While at film school, Freddie Wong noticed that there were two types of people there: those who like to make films, and those who like the idea of making films. Youtube has a similar pattern: there are those who like making videos, and those who like the idea of being a youtuber. If you want to be a youtuber, ask yourself why. Do you genuinely enjoy planning, filming, and editing videos? If not, maybe you should think about what you do like, because another excellent point made by Freddie Wong was that your career should start in passion. Do something because you love to do it and would do it even if you didn’t get paid.

“Don’t aim to get bigger, aim to get better”

(Tessa Violet)

I’m not entirely sure the lovely miss Tessa Violet said this one, but she did say many things along this vein, so I’ll attribute it to her. Again, this one goes with the numbers side of youtube and how toxic focusing on that can be for you. Instead of aiming to be big youtubers, we should be aiming to make great videos. I know I feel I can tell the difference between someone who puts a lot of effort into their videos and who is just making them for the sake of getting subscribers. I want to support those who are trying to improve constantly, and I want to be someone who shows that same attitude.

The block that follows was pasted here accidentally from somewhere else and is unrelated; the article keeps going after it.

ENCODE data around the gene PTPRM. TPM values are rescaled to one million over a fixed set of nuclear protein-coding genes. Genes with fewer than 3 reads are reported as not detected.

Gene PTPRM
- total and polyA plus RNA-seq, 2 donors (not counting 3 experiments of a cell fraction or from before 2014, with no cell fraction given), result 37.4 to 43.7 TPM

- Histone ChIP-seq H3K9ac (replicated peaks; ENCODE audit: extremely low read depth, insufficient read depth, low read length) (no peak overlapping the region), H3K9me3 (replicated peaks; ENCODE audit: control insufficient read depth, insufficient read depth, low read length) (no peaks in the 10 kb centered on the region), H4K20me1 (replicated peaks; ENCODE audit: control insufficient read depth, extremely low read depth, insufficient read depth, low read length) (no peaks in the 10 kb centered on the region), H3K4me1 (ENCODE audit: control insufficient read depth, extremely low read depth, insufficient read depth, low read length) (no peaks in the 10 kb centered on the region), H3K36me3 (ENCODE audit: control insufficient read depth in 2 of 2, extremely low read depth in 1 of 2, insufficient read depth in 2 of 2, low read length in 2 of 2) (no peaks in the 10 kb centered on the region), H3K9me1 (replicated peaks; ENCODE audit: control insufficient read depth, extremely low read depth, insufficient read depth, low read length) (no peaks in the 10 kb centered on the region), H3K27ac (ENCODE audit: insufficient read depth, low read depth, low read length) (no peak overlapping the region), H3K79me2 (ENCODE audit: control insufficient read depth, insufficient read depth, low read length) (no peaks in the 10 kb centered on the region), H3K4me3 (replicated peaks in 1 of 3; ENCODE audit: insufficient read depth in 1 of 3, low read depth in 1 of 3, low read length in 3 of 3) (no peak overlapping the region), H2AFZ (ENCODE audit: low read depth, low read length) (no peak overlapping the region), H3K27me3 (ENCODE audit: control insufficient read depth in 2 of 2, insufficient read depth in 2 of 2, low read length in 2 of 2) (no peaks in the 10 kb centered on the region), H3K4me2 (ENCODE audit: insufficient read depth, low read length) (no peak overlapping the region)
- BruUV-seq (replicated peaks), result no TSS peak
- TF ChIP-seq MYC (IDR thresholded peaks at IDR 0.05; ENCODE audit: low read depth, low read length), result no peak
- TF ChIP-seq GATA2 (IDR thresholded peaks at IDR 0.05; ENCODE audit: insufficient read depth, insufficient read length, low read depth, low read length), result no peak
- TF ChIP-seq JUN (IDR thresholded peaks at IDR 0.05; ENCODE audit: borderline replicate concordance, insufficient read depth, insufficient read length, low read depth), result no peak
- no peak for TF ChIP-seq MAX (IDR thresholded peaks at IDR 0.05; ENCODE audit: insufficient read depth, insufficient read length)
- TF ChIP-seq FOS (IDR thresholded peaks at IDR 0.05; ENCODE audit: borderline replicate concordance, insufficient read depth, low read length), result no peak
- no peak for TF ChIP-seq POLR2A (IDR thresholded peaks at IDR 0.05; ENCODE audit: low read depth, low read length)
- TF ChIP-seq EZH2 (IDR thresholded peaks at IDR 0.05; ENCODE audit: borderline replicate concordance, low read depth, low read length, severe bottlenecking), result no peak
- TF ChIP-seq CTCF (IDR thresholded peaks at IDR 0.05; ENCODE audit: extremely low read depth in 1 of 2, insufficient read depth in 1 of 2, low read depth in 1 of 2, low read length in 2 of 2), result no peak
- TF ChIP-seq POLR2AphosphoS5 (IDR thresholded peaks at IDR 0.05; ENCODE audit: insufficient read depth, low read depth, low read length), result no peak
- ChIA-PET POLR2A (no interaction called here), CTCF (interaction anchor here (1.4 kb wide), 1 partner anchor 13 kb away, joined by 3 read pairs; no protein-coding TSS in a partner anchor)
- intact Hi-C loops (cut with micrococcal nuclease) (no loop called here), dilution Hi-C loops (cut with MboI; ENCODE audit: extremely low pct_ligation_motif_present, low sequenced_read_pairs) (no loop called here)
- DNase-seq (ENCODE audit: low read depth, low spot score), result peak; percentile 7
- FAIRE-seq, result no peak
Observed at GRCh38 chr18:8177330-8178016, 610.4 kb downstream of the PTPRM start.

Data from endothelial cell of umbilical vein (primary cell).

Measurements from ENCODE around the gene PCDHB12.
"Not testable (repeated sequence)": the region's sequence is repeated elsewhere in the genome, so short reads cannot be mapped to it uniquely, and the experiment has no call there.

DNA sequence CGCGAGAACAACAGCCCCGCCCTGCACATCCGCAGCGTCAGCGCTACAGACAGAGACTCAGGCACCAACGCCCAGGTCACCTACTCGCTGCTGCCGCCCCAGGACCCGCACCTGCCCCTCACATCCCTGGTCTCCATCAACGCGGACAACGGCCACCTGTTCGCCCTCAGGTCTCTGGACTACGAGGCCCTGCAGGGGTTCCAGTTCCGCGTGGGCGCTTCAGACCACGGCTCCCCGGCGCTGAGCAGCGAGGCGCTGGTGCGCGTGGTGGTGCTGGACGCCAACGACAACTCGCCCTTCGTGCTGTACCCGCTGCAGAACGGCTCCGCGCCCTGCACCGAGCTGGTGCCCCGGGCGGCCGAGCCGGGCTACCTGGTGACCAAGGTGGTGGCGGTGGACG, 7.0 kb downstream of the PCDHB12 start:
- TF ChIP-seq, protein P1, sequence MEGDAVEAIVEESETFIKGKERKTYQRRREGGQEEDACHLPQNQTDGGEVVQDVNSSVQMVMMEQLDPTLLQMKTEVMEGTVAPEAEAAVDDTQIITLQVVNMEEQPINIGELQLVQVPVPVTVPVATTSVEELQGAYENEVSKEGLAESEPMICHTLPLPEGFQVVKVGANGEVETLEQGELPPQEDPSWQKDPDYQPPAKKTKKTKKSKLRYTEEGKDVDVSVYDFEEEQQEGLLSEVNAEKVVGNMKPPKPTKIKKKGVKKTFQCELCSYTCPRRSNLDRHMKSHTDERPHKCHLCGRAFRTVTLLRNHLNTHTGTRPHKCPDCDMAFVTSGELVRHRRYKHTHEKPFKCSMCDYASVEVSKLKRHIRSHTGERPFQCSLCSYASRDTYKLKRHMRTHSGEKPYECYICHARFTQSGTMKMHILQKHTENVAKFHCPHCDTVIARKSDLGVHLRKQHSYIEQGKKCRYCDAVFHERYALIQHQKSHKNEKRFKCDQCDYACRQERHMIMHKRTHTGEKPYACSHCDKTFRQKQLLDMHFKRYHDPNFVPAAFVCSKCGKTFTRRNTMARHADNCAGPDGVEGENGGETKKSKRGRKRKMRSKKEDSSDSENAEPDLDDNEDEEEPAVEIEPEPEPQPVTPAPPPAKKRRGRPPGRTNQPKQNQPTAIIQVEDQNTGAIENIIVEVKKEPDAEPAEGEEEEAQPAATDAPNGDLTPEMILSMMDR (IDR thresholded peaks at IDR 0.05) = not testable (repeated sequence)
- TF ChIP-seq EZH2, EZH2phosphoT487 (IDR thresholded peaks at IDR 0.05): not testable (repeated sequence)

Creativity is a muscle independent of “inspiration”

(Shawna Howson)

So many of us often feel at a loss when it comes to being creative, whether we call it writer’s block or just running out of ideas. I know I’ve complained about this problem in relation to writing my book, writing on my blog, and making videos, but I was reminded last weekend that inspiration is not to be waited for; the more creativity you use, the more creativity you’ll have. So if you’re struggling to come up with ideas or find the right words, keep searching. Sit down with a pen and paper and just write until you find something.

Quantity can create quality

(Craig Benzine)

The quality vs quantity debate is always interesting and relevant. Previously I had only ever heard that it’s better to produce high quality things and do the absolute best you can, but last weekend another thought process was introduced to me: if intelligence and creativity are muscles that grow stronger with more use, an increase in quantity can equate to increase in quality. Don’t be afraid to daily vlog, vlog every day for a month, write a new story every day, etc. It may not all be perfect, but the overall quality of your work will improve.